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Help To Buy Needs To Be Replaced According To Experts

According to some property experts the failure to replace the "Help to Buy" scheme with something similar could bring the property market to a halt and possibly put the first time buyer market back into decline. The scheme is scheduled to run until 2020 on brand new homes but will come to an end for second hand homes in 2016.

Mortgage brokers and estate agents are concerned that the failure to extend the scheme or replace it with a similar product will put the market into reverse because first time buyers simply will not be able to raise the required deposit to buy a home.

If the government was to extend the Help to Buy it would mean that the tax payer is in effect providing an indemnity policy to all the buyers that use the scheme. Whilst the scheme was only intended to get the market moving again there is concern that the market will not be able to cope when it is withdrawn.

It is a sorry state of affairs if the only way you can buy a home now is of you are able to get your deposit from the state. Some people believe that the Help To Buy scheme is a form of quatitative easing for the housing market and now the government is going to have a problem when the tap is turned off.

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The IMLA which is the body that represents mortgage brokers said that 75% of lenders and 65% of brokers believed that the property market would suffer when the scheme is withdrawn. Most brokers and lenders are of the opinion that property ownership would suffer unless the help to buy scheme is replaced. The mortgage market has now recovered from the financial crisis but the interest rates offered for those with a 5% deposit are much higher than for those buyers with a 10% deposit.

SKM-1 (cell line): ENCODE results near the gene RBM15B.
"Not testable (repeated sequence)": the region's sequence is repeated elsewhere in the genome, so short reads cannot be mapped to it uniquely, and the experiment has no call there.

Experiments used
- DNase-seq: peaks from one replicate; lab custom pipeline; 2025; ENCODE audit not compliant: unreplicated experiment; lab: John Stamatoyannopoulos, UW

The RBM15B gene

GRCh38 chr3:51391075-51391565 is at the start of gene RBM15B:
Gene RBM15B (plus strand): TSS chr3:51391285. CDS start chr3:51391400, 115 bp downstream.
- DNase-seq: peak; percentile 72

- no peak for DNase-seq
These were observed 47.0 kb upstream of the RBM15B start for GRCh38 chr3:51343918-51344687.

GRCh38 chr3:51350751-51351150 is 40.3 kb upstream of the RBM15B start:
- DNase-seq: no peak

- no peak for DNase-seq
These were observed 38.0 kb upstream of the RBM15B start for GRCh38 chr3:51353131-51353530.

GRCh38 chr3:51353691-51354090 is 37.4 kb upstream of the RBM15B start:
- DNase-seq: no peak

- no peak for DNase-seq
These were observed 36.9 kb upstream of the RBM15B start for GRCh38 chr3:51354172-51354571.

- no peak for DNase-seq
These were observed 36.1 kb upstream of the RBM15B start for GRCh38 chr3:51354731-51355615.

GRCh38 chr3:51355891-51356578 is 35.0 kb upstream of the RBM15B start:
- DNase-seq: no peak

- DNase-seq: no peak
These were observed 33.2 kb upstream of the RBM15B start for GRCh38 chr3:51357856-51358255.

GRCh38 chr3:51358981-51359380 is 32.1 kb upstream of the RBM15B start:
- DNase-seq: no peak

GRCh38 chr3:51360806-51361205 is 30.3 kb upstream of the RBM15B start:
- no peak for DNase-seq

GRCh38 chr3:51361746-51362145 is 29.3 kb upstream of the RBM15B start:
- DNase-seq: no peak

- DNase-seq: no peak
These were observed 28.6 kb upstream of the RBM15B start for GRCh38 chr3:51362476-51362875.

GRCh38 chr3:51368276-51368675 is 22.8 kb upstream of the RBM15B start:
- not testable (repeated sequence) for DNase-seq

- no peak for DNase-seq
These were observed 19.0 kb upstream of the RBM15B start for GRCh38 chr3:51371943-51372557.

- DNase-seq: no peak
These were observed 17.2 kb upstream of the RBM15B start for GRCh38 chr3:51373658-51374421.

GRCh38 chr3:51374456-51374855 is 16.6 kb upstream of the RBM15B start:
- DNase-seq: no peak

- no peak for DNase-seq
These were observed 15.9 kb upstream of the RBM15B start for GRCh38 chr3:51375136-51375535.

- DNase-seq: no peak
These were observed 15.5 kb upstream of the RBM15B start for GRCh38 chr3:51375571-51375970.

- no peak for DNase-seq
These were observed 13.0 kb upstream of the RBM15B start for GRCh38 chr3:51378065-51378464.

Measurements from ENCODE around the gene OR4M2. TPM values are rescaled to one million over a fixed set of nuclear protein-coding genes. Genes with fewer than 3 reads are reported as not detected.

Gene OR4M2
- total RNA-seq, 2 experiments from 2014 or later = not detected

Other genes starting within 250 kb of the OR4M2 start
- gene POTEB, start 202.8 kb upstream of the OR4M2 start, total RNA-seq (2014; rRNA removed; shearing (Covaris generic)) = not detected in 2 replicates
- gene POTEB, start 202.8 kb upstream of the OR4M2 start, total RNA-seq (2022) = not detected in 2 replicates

The help to buy scheme breathed new life into the market and has made the market much more competitive with banks competing with each other. This is healthy competition but is not a surprise particularly when tax payers are on the hook for the deposits of many first time buyers that are using help to buy. More building societies are now offering 95% loans outside of the mortgage scheme but this could be jeopardised when help to buy comes to an end.

Without access to a lump sum or from the bank of mum and dad the outlook for some first time buyers is bleak according to Shelter the housing charity. It argues that the cot of a home is way out of kilter with the earning power of most first time buyers and more needs to be dome to build more social housing.